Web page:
The recurring debate about how to fund quality journalism and newspapers caught my eye this week with three posts in Swedish by Expressen Digital Media's Editor-in Chief Thomas Mattsson, HD.se's publisher Sören Karlsson and Mindpark's Joakim Jardenberg.
It is interesting that the example used was Spotify invites, as Spotify is a pretty good contrasting example to online newspapers when it comes to getting people to pay for a service.
The big problem for online newspapers that want to charge their readers is that they are producing something that, to a large extent, is an undifferentiated commodity. While news is popular, it is hardly ever unique. Most of the content, for the lack a better word, found at Aftonbladet, Expressen, DN and SvD can be found at its main competitor in very similar form. No individual Swedish newspaper does create a product that is great enough to motivate a larger number of people why they should pay for it when there are advertising-funded alternatives. (It doesn't mean that it is impossible to create a product that you can charge for, as Wall Street Journal Online proves.)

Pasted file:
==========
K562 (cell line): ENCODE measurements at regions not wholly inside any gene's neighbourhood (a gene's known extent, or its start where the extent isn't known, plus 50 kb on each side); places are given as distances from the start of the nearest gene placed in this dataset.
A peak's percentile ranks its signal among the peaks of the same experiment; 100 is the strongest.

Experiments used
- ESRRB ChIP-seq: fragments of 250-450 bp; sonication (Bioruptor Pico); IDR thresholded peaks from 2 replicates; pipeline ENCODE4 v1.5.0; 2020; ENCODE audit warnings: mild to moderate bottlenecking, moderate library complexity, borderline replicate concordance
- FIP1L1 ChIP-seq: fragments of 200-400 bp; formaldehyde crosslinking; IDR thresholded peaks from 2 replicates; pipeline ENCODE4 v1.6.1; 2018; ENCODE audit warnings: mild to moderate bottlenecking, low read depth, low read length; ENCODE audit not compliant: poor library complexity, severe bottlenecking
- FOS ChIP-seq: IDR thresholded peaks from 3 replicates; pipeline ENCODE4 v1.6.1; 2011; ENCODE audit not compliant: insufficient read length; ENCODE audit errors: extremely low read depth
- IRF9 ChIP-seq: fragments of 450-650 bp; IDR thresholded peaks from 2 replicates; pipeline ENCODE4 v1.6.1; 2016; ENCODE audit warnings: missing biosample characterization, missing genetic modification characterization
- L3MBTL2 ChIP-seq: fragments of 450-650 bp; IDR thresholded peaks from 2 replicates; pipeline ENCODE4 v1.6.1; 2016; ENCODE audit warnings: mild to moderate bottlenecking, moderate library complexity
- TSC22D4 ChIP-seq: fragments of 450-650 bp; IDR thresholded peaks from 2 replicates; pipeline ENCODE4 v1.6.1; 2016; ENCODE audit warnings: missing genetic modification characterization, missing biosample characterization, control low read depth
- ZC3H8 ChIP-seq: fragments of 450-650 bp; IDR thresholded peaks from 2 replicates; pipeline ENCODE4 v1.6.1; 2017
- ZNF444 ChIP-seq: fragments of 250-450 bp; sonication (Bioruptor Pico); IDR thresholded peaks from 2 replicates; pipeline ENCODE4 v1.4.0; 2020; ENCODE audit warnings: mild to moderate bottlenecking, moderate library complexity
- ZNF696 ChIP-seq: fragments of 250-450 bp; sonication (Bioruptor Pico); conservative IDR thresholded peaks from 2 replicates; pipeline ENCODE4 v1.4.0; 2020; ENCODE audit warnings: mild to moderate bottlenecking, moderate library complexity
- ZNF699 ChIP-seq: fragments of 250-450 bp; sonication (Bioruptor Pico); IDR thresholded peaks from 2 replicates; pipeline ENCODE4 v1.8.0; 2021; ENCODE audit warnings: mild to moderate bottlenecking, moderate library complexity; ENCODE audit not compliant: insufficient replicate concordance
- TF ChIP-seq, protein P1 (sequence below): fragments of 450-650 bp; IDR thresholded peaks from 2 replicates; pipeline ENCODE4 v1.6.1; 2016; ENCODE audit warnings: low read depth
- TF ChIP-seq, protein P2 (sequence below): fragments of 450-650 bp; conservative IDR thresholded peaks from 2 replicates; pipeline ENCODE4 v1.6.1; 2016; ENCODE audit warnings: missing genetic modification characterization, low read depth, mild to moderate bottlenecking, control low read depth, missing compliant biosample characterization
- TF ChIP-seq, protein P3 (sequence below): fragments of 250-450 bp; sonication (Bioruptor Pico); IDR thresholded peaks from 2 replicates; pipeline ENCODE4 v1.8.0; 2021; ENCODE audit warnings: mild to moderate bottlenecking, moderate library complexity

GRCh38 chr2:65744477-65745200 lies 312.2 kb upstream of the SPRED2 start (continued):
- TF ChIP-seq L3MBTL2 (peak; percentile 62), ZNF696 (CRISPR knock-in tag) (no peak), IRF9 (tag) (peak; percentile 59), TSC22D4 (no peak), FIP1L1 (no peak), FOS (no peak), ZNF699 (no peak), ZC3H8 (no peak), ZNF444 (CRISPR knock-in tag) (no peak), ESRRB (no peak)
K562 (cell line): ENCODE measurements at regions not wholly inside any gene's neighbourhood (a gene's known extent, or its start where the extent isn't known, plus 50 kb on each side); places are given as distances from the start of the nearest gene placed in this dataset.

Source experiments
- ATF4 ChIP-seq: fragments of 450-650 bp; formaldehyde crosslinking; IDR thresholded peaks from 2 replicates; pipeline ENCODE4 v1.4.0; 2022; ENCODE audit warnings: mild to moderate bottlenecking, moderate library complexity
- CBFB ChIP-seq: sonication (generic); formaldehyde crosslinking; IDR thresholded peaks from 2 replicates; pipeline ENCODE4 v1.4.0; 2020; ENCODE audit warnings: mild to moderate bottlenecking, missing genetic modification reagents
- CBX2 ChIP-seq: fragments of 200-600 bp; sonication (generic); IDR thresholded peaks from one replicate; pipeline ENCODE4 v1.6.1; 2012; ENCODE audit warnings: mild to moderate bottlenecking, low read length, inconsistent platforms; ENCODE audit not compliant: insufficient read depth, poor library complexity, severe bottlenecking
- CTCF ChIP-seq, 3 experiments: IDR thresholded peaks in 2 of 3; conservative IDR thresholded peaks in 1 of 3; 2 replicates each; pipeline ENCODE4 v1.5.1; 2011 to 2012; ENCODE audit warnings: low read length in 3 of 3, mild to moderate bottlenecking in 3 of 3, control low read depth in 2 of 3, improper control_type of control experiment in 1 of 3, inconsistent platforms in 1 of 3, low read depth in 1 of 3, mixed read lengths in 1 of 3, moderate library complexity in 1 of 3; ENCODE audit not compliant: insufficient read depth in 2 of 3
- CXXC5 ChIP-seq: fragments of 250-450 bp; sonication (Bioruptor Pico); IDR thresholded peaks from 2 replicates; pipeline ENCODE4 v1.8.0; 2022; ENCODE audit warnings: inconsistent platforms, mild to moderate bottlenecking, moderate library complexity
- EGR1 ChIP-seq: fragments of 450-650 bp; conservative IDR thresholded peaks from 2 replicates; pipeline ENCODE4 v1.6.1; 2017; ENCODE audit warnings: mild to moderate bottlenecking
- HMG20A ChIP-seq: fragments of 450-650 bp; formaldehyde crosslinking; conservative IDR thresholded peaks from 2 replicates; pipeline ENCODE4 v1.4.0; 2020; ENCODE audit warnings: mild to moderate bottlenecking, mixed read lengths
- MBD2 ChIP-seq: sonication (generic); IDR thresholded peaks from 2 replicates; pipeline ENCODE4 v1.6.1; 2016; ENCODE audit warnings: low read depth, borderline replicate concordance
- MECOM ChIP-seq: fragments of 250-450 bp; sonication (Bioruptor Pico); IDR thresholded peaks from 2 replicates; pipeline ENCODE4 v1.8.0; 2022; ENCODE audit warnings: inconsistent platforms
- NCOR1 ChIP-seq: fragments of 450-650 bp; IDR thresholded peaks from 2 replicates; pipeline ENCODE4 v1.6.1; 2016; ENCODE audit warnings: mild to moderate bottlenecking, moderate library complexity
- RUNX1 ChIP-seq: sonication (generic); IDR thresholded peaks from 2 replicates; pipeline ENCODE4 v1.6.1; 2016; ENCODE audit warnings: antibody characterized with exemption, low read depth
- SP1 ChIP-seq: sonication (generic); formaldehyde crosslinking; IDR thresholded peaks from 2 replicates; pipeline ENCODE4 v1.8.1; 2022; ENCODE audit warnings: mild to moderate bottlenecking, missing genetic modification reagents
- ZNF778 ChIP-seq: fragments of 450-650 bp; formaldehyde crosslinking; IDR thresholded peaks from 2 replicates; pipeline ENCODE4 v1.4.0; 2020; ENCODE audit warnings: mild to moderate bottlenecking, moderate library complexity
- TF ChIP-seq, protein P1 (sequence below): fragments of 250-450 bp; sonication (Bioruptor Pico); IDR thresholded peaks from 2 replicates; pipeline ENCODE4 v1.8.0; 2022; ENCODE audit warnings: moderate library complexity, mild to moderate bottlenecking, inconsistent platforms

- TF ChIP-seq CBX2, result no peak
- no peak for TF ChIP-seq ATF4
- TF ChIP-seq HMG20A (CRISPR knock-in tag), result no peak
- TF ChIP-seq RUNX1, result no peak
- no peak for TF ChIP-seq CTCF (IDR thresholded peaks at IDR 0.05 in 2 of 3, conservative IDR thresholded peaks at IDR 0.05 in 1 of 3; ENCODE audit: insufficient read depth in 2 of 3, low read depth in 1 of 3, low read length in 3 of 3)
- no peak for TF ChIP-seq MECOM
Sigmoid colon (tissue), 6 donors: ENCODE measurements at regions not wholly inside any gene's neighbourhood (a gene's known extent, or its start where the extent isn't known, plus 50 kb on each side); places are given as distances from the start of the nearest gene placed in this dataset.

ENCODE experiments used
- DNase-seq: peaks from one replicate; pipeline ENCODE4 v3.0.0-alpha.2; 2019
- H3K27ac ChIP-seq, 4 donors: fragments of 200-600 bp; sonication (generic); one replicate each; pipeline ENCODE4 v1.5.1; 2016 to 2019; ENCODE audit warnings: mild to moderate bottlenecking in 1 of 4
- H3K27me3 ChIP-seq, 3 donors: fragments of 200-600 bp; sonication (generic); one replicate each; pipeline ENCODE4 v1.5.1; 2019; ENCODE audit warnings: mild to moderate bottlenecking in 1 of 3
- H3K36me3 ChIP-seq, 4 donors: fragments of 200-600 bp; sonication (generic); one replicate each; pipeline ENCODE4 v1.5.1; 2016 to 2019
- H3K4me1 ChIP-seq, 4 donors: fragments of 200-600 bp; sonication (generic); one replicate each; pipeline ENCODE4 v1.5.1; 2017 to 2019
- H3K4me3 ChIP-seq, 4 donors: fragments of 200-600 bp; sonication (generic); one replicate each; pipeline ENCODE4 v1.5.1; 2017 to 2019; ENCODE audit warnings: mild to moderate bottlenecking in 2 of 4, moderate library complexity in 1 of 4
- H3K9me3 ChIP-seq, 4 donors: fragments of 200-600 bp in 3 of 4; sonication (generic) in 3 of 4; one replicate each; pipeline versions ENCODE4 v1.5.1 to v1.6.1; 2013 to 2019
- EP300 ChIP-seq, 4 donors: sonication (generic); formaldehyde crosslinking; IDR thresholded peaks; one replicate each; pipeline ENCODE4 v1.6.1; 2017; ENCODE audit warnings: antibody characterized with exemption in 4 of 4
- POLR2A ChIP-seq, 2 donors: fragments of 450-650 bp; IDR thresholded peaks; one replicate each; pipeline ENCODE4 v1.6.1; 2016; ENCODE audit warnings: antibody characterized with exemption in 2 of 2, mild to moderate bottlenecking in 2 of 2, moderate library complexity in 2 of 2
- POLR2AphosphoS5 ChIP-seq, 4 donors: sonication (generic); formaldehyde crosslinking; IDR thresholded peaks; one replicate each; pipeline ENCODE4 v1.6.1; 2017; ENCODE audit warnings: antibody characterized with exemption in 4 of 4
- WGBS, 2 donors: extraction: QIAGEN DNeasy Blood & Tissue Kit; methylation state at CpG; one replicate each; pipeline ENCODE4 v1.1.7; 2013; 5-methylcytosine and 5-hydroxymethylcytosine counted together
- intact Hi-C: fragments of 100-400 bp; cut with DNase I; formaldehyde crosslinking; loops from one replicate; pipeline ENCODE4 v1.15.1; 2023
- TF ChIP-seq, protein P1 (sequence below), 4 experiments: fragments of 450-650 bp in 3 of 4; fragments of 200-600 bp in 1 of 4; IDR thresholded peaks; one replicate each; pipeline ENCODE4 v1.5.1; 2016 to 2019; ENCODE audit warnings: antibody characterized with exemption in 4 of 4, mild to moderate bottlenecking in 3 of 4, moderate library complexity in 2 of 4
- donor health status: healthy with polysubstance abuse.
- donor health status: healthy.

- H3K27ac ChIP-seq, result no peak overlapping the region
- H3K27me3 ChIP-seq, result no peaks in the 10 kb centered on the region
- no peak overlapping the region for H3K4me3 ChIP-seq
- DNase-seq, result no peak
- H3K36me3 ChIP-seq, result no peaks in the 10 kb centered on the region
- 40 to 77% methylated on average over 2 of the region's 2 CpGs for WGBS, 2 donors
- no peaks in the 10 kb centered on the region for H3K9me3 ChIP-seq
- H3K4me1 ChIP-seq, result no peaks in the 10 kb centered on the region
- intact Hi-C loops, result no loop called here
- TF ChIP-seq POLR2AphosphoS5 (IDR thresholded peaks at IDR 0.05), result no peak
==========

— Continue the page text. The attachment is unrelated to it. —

Spotify is quite a contrast. It is a great, in the true sense of the word, service offering something that no other music service in Sweden offers today. I.e. it is not a commodity but something special. If you want consumers to pay you, that is what you should be looking for.
As a good online newspaper gets lots of visitors (even if they usually lack commercial intent and as a group are heterogeneous and thus far less valuable than a visitor to a search engine or niche site), the possibility to launch mass-market add-on services (which has been done in classifieds, dieting, dating and other sectors) to add sales is at least as great as when selling DVDs with the physical paper.
By the way, I don't get why Expressen.se didn't try and charge for the Spotify invites.